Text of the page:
With Jerry Lewis, the conversation invariably turns to his health, how he feels, how much he has left in the tank.
“You doing OK?” is the oft-asked question to the 90-year-old entertainment legend. “You healthy? Comfortable?”
Lewis grins, halting slightly for a comedic beat. “Comfortable?” he answers. “I make a nice living.”
“God, that’s a great, old joke,” he says with a chuckle.
His acuity remains intact, even as his eyesight fades and his body becomes more frail — a doctor’s visit earlier this month resulted in minor surgery on his right foot.
“Turning 90 is not for sissies,” he says, his voice still resonant. A few physical concerns aside, he adds, he is enjoying his latest career Renaissance.
Lewis’ new film, “Max Rose,” premieres Friday night at Regal Village Stadium Square 18 in Las Vegas, following its release in major cities earlier this month. At 1:30 p.m. Saturday, Lewis will attend a VIP screening of the film at Regal Village Stadium and host a Q&A session with audience members afterward.
Lewis is keeping his stage career afloat, too, appearing at the South Point Showroom Sept. 30-Oct. 2, where he will sit onstage and introduce film and TV clips from his prolific career and converse with the audience.
Some of Lewis’ Q&A sessions can last more than an hour, although he admits he tires quickly of the requisite, “I am such a big fan!” comments.
“I don’t want it to sound like an awards show, and I do become impatient,” Lewis says. “Just give me a question or a statement or a fact. Something I can answer.”
These days, he’s especially fired up to talk about his new movie, his first since “Funny Bones” in 1996.
“You would not believe some of the scripts I have seen,” Lewis says. “I have read something like 160 that I’ve rejected, and I keep them all, for posterity. Maybe 15 or 16 were plausible or possible, but those that weren’t were devastating,” he says. “By the time I get to the fourth page, I am finished.”
But “Max Rose” is a different kind of role for Lewis. His titular character is a jazz pianist who has lost his wife, portrayed by an actress he greatly admires, Claire Bloom. This is no nutty comedy. Max is a sobering individual, who realizes after reading an inscription on a makeup compact that his wife was likely unfaithful to him, and he embarks on a search for his wife’s other love to learn the truth.
Even watching the trailer for the film gives Lewis “goose flesh,” he says. The winces in his face in the film are the same sorts of pained expressions he shows when he rises from the sofa.
To evoke Max’s angst, Lewis says he imagined his own feelings as if he had made the same discovery of infidelity about his wife, Sam.
“I thought of how that would feel to me, and it hurt,” he says. “One reason I took this film is because Sam approved of it. She is my sounding board. She has to like it, so in that way it was a very personal role. … It’s a universal subject and a universal feeling, a simple application of people’s love and uncertainties.”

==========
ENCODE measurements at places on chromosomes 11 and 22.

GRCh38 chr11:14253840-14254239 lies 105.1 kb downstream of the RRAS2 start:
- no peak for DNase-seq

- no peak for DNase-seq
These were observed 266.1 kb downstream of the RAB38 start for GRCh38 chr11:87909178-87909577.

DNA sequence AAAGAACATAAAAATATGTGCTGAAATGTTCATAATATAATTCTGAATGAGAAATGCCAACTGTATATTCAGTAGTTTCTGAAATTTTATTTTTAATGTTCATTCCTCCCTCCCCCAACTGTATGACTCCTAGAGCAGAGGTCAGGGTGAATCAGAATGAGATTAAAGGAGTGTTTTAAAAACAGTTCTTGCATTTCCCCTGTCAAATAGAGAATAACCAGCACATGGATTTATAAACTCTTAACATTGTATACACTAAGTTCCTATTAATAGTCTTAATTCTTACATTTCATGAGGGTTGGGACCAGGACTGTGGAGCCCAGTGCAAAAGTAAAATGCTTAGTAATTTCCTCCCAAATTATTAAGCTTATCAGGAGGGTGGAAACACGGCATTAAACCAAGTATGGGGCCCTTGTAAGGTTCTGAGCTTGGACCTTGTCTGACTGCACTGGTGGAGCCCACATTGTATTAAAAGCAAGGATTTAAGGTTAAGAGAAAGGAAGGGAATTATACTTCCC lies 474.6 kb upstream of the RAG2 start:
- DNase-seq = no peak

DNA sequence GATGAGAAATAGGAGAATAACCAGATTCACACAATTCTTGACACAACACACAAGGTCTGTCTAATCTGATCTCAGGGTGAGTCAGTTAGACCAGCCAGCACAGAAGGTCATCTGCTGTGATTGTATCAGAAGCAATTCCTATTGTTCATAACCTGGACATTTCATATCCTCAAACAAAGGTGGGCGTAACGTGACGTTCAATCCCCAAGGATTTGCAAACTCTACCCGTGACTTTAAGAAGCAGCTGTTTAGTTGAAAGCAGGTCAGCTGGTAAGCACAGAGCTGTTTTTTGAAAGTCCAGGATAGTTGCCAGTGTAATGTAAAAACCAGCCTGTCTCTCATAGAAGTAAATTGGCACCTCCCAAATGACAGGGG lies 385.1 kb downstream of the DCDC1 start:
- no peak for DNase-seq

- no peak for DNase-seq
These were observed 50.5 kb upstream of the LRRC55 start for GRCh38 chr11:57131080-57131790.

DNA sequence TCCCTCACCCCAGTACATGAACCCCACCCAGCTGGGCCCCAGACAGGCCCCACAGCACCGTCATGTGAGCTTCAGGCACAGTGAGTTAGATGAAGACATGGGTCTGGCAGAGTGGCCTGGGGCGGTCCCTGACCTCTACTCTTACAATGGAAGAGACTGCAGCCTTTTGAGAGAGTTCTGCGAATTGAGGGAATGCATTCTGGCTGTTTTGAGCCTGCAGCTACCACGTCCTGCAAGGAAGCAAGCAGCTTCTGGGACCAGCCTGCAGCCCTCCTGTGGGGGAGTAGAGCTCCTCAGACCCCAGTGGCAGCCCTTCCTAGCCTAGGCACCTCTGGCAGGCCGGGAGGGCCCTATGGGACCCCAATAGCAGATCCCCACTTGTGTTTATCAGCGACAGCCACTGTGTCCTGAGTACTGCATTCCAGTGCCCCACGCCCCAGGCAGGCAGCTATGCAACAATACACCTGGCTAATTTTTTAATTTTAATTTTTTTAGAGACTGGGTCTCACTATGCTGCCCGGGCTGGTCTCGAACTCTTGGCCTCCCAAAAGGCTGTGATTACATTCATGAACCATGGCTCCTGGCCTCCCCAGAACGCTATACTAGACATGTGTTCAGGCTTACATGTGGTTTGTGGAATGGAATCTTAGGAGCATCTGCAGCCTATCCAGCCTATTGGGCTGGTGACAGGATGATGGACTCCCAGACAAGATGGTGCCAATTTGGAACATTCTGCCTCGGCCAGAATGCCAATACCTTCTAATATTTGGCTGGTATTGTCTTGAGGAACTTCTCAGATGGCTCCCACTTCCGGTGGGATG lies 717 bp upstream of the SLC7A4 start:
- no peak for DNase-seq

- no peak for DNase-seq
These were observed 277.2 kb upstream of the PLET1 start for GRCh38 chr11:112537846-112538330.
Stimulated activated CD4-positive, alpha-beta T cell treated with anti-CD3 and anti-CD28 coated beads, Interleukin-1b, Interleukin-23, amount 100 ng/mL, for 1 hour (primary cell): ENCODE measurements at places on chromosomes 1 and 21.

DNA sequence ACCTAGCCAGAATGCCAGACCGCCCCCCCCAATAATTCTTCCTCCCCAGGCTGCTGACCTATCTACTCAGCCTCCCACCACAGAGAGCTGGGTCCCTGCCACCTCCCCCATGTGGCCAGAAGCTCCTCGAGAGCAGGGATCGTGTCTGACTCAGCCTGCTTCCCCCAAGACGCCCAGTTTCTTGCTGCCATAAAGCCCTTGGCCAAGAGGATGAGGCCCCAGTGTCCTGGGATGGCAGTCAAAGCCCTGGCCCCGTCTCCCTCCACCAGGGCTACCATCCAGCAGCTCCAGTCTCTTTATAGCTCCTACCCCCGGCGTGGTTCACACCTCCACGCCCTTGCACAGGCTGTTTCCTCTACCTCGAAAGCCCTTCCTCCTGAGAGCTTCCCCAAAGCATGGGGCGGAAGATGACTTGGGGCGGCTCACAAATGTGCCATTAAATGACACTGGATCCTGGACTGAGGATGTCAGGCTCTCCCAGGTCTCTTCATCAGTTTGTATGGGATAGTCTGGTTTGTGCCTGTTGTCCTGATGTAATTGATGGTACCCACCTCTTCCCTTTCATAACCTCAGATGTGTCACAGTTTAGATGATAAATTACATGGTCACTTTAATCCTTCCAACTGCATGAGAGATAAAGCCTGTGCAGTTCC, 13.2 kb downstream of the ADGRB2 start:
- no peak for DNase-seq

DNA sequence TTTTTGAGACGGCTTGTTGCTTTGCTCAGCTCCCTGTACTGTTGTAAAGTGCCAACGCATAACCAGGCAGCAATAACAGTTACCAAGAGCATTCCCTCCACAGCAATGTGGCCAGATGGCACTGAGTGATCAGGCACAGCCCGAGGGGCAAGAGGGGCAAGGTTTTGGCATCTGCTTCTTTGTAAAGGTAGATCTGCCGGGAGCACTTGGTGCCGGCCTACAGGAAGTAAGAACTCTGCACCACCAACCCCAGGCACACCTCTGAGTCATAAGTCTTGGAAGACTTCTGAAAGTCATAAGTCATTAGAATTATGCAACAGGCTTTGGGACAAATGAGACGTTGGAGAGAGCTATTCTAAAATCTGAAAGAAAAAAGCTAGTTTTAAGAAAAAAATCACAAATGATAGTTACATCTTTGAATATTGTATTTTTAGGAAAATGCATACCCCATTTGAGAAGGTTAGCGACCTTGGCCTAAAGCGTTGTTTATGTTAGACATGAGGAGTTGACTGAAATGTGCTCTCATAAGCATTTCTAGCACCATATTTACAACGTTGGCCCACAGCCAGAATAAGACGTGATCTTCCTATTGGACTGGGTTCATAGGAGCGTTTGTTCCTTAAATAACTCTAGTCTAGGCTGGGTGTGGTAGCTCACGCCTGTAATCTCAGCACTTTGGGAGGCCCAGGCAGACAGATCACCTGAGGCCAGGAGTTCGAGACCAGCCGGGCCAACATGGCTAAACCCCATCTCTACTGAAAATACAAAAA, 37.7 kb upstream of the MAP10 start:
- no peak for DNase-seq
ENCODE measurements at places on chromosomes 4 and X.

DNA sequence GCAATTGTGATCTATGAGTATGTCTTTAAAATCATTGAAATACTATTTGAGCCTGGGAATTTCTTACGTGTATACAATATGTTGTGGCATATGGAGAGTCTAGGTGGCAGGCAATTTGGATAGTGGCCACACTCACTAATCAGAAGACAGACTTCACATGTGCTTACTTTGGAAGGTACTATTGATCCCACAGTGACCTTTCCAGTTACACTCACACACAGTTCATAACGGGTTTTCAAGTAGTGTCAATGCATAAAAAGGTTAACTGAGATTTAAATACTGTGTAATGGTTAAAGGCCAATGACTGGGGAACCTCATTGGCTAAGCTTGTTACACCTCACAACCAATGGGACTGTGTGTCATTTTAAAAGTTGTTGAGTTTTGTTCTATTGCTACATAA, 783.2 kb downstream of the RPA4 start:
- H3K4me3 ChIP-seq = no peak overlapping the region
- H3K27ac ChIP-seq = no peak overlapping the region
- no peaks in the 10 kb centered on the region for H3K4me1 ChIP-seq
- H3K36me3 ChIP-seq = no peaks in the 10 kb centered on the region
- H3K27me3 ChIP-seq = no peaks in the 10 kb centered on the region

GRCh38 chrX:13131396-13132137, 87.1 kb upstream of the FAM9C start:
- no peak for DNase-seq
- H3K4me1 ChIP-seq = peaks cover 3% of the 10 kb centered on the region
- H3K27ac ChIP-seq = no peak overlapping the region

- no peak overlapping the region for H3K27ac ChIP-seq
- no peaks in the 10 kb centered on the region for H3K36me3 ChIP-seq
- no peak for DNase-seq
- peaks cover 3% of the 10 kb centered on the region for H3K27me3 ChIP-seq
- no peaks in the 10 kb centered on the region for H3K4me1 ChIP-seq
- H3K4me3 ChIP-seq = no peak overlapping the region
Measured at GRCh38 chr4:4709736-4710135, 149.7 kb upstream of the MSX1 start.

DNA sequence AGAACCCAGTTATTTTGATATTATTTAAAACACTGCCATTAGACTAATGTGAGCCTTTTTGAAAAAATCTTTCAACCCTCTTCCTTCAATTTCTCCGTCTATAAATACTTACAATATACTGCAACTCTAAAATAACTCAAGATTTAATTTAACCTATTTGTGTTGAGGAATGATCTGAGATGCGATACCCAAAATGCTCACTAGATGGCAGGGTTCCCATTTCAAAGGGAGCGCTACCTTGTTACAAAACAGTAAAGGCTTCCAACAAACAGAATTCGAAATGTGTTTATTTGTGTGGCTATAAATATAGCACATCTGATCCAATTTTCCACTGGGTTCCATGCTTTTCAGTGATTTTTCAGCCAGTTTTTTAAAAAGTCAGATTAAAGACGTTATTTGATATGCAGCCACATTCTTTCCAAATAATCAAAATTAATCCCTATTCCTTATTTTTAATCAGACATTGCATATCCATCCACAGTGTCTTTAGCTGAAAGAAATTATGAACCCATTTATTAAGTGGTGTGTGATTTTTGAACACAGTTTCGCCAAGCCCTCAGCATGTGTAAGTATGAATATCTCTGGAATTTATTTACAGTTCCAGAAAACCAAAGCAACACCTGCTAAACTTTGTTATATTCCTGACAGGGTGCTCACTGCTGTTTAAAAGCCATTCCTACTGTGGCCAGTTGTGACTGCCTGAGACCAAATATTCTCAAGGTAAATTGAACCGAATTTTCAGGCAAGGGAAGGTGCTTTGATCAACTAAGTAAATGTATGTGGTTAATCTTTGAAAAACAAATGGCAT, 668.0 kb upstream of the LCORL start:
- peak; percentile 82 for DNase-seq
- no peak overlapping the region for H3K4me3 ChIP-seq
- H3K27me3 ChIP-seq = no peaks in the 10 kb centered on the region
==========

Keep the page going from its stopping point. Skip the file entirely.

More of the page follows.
Fans yearning for Lewis’ return to comedy may find the role jarring. Lewis says he fought his comedic tendencies while filming.
“There were many opportunities to do that, when I was lying in bed with Claire and talking about Charlie Chaplin (with whom she starred in the 1952 film “Limelight”),” he says, invoking the name of one of his cinematic idols. “People will be surprised that I am not taking it to the level of insanity and craziness that I’m known for. I’m pretty much myself in the film.”
It’s not the first time he’s played such a role.
“The film I did with Bobby De Niro, ‘The King of Comedy,’ — an awful lot came to me out of that movie, because De Niro never allowed me any room to be crazy,” Lewis says. “If I had tried to play it the way I would normally play it and get hysterical, Bobby would punch me. But, yes, that role was also somewhat autobiographical.”
Speaking of past films inevitably raises questions about the status of his unreleased 1972 film, “The Day the Clown Cried.” Reported to be in the hands of the Library of Congress, Lewis insists he owns the only negative of the controversial film he starred in and directed.
“It’s upstairs,” he says, nodding skyward. “Nobody can touch it. I’ve got it in a safe and there’s nothing to talk about.”
Curiosity about that film, in which Lewis plays a clown who entertains children while leading them into the gas chambers in Nazi Germany during World War II, has always rankled him. “It’s not released because if I am offended by something and my audience is offended, I can’t do it. That’s what I think and why I stopped it,” he says.
“I’m an unusual man. I know that.”
Also tucked away in the Lewis safe is any formal relationship with the Muscular Dystrophy Association. Lewis is no longer angry with MDA officials, as the board has been overhauled since his ouster after the 2010 telethon, and he has appeared on video in February to promote the MDA’s new logo. But otherwise, he says, “No, that’s put to bed.” Sixty years as telethon host and MDA chairman, and more than $2 billion raised for the association, is Lewis’ philanthropic legacy.
Lewis did make an appearance on behalf of a charity on Sept. 12, joining Tony Orlando (who co-hosted the “MDA Labor Day Telethon” with Lewis for 30 years) and magician Criss Angel onstage at Luxor for Angel’s “H.E.L.P.” pediatric cancer fundraiser.
As Orlando introduced Lewis, the theater’s curtain rose to reveal him sitting in his signature director’s chair.
When it was time to leave the stage, Lewis stood and gingerly walked to the wings, forgoing the scooter that had been placed nearby for him. Angel and Orlando watched, wide-eyed, indicating a seemingly unscripted moment. Further proof that even at age 90, Jerry Lewis still knows how to steal a scene.